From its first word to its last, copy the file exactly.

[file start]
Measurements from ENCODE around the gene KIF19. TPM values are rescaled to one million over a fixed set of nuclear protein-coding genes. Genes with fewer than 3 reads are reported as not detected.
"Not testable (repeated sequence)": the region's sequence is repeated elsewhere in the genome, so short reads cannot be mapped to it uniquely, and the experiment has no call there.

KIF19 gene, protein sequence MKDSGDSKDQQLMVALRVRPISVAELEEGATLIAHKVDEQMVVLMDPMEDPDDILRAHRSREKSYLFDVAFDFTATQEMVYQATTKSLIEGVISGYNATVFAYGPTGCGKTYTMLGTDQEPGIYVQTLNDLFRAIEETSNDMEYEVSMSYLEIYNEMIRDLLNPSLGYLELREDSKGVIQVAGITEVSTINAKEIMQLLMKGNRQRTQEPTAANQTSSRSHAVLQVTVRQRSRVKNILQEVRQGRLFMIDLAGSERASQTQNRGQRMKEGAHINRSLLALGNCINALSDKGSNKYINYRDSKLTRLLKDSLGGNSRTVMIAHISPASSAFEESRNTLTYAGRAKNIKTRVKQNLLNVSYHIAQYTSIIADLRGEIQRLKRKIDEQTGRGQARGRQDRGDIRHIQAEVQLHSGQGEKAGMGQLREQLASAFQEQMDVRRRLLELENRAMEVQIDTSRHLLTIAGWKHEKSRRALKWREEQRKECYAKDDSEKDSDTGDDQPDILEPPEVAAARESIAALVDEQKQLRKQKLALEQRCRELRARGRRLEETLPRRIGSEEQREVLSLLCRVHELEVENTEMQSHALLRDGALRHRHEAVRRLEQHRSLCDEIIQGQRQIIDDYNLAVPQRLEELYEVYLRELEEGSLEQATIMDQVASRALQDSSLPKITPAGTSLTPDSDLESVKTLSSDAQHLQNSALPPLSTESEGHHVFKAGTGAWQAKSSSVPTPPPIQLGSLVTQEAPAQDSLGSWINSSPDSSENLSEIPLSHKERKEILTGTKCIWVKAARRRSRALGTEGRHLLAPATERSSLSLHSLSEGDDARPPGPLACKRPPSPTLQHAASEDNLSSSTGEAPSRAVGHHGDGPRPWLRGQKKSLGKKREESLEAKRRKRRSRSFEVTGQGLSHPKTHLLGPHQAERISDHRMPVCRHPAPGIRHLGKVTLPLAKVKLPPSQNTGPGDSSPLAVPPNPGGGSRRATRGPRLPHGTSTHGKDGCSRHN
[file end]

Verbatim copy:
Measurements from ENCODE around the gene KIF19. TPM values are rescaled to one million over a fixed set of nuclear protein-coding genes. Genes with fewer than 3 reads are reported as not detected.
"Not testable (repeated sequence)": the region's sequence is repeated elsewhere in the genome, so short reads cannot be mapped to it uniquely, and the experiment has no call there.

KIF19 gene, protein sequence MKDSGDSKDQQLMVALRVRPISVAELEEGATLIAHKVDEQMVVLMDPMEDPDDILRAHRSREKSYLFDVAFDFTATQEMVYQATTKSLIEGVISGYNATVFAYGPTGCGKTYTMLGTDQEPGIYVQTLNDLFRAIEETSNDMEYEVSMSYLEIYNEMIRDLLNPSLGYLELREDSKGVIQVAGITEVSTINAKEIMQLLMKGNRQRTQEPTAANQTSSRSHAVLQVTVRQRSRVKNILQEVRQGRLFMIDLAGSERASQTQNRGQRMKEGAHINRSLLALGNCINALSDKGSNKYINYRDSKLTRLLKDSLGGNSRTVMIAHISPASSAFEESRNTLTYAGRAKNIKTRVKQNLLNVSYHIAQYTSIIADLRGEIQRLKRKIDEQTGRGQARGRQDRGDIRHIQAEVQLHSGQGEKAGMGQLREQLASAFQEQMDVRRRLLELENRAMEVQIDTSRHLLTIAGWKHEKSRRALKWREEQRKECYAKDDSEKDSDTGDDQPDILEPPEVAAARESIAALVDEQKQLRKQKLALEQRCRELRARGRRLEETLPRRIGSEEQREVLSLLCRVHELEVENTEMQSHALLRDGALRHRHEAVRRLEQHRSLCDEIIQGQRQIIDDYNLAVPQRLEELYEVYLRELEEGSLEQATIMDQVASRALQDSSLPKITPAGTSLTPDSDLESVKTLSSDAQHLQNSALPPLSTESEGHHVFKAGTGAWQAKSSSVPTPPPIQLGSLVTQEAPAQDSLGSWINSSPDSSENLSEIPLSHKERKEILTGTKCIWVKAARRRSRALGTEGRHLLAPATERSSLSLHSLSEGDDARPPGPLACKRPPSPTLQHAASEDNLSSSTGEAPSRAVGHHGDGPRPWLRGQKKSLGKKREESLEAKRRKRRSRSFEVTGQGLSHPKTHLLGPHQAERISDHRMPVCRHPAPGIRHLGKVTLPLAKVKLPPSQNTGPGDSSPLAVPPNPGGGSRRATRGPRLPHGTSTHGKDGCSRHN